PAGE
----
[Note: a shorter version of this article also appears in the March 2013 newsletter of Bethel Presbyterian Church. Yeah, I’m lazy….]

One of the more bizarre news stories I’ve seen in quite some time came out of the Yunan Province of China in 2011. A 37-year-old man named Li Fu decided to visit his doctor to determine the cause behind his frequent headaches. After a routine X-ray, the doctor was shocked to find the source of Li’s headaches: a 4-inch knife blade that had been lodged in his brain for four years! Stabbed during an armed robbery in 2006, Li never knew that the blade had broken off inside his head, and doctors called it a “miracle” that it had not killed him. The blade was successfully removed during surgery, and he is expected to recover fully from this. [For more on this, including pics, check out the article.]

As crazy as this story is, it reminded me of our sin and the purpose of the season of Lent, the forty-day period prior to Easter. For many people, Lent brings to mind fish fries or the temporary denial of chocolate—but it is more than that. One person wrote this, “Lent is a season of preparation and repentance during which we anticipate Good Friday and Easter. Just as we carefully prepare for big events in our personal lives, such as a wedding or commencement, Lent invites us to make our hearts ready for remembering Jesus’ passion and celebrating Jesus’ resurrection.” It is a time to repent and prepare our hearts for the good news of the empty tomb.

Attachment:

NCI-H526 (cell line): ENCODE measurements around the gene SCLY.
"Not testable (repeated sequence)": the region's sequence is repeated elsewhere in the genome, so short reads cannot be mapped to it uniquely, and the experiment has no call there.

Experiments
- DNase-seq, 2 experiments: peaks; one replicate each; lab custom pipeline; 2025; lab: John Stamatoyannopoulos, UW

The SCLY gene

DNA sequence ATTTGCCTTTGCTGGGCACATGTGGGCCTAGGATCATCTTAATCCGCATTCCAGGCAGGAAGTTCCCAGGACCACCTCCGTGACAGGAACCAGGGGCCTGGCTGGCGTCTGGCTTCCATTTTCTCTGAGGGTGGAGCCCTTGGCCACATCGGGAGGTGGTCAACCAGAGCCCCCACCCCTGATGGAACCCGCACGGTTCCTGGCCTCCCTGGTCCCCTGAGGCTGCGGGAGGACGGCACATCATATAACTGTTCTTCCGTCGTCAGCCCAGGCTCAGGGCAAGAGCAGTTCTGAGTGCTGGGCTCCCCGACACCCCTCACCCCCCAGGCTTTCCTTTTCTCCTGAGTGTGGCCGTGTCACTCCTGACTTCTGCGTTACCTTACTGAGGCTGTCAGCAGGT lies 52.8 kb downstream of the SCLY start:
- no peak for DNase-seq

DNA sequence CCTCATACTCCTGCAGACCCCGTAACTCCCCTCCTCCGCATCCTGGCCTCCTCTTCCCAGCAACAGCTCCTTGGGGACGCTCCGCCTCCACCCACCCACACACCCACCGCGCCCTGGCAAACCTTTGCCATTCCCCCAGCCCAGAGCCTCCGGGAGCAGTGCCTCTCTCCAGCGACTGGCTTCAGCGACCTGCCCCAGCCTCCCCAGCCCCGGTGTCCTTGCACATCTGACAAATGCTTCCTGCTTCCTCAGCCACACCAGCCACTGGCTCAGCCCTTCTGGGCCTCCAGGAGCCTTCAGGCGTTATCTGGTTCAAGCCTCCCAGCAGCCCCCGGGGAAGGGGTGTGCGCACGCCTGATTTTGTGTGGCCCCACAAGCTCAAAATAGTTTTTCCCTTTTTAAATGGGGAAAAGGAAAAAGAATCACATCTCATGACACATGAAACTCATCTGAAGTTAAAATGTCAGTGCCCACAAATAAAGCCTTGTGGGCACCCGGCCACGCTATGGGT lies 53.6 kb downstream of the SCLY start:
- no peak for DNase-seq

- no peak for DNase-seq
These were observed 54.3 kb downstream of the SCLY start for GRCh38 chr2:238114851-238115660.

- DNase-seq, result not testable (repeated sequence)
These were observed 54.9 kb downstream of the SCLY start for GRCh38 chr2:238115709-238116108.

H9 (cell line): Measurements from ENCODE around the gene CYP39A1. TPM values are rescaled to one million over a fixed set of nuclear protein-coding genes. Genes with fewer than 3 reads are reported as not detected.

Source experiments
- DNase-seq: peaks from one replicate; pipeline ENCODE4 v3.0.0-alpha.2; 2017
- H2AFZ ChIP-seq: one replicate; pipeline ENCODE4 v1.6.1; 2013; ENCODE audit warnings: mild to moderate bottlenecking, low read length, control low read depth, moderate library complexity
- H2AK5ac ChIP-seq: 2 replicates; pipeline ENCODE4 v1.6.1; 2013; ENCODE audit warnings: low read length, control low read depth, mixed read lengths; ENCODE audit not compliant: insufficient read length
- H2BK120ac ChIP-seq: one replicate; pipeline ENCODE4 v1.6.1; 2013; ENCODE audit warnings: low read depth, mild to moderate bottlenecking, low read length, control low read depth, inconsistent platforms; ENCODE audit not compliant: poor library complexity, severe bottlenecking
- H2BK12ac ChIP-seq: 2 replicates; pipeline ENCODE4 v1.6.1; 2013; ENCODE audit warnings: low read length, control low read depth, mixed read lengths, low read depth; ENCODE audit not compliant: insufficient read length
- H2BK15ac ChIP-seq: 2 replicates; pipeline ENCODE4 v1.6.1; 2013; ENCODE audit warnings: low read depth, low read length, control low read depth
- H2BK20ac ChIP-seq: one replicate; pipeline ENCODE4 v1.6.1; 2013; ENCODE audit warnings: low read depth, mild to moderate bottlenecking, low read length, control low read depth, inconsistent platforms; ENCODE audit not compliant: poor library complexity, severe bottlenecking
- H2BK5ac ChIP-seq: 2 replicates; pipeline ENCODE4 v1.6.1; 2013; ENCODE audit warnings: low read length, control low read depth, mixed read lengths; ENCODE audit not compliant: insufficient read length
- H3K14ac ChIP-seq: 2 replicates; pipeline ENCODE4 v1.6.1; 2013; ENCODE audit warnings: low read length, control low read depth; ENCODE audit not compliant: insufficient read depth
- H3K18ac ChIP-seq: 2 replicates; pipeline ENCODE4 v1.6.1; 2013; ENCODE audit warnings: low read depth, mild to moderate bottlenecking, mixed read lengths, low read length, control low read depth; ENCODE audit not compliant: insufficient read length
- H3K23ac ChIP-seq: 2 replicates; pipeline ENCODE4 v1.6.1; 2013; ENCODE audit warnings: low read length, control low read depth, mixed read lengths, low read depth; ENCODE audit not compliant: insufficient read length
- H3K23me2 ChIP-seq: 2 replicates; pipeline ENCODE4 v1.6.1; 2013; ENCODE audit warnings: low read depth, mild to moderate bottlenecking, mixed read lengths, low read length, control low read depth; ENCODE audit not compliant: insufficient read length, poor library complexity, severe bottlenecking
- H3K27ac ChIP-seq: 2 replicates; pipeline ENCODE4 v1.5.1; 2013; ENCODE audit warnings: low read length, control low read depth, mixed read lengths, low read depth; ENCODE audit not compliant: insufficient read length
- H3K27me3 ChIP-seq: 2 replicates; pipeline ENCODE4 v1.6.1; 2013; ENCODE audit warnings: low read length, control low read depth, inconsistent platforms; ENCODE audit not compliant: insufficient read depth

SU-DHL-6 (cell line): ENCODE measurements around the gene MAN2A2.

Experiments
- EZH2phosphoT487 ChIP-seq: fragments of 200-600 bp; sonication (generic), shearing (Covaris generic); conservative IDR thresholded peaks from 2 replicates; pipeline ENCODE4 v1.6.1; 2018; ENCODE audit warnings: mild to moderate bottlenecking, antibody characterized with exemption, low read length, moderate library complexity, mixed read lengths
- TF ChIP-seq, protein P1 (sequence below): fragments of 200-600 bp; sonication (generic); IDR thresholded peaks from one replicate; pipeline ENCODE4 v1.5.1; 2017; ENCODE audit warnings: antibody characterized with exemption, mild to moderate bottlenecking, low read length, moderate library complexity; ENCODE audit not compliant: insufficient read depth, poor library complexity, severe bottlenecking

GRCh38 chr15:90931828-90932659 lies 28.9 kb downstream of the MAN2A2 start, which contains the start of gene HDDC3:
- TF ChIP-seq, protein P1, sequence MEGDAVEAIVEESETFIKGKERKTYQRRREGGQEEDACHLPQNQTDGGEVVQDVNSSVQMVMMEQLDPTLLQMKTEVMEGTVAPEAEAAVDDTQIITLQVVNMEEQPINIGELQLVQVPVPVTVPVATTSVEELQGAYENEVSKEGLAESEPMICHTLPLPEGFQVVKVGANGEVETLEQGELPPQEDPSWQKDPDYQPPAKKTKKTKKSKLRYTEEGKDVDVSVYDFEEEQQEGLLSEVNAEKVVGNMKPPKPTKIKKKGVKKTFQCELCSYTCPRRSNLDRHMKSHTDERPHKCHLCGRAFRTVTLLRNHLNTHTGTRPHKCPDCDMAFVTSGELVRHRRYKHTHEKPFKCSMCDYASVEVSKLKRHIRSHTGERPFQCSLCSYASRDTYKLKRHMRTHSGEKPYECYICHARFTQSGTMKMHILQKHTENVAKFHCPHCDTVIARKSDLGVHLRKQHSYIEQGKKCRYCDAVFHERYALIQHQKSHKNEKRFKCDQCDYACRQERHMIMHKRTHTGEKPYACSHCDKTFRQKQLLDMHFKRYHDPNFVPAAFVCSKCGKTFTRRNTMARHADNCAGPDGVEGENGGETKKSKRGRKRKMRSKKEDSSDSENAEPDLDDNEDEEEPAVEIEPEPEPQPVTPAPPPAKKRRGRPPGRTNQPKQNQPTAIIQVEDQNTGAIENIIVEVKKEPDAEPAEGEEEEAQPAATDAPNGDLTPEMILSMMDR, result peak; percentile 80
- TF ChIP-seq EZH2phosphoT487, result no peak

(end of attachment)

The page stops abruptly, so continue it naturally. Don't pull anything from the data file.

Before we celebrate Easter this month, however, we have to remember why we celebrate. We celebrate the empty tomb. The place of our greatest joy reminds us of the identity of our deepest problem. Jesus’ death and resurrection are good news because through them he has conquered sin and death. This is the root of our problem, yet many aren’t even aware of its presence. Like the man who lived for years with a knife in his brain, we often suffer from the effects of sin without knowing the cause of our misery.


Make no mistake about it; this is something with which we are all afflicted. Scripture tells us that “there is none righteous, not even one” (Romans 3:10), that “all have sinned and fall short of the glory of God” (Romans 3:23), and that we are “dead in the trespasses and sins” (Ephesians 2:1). Once God reveals this to us, opening our eyes and convicting us of our rebellion against him, we find it hard to believe that this could have been there so long without us knowing it. Yet like Li’s doctor, God does not simply diagnose the source of our suffering, he also successfully removes it.

This victorious triumph is what he announces to us in the bright dawn of that first Easter morning. We love to sing about the joy, hope, and assurance that is ours through the work of Jesus Christ, but it is impossible for us to fully rejoice in the remedy if we refuse to acknowledge the ‘sickness unto death’ that lies embedded in us. This is why we prepare for Easter by lamenting our sin and repenting of its twisted desires. If we don’t acknowledge the severity of the problem then the glory of the solution doesn’t resound as it should.

Ash Wednesday began the chorus of the Lenten season in a minor key. This is where it has to start, but it is not where it ends. The prayers of repentance with which we begin Lent are transformed into songs of joy as we walk the road from the cross to the empty tomb. The resounding worship of those who offer praise to the King only finds it full expression when it testifies to cause of the problem as well as the source of the cure. Peter summed this up when he wrote, “For Christ died for sins once for all, the righteous for the unrighteous, to bring you to God.” (1 Peter 3:18). The more clearly we see the depths from which God has pulled us, the more dearly we respond to him in worship and wonder.

One thought on “What’s the problem?

  1. Pingback: Is This Grace? | a pattern of sound words

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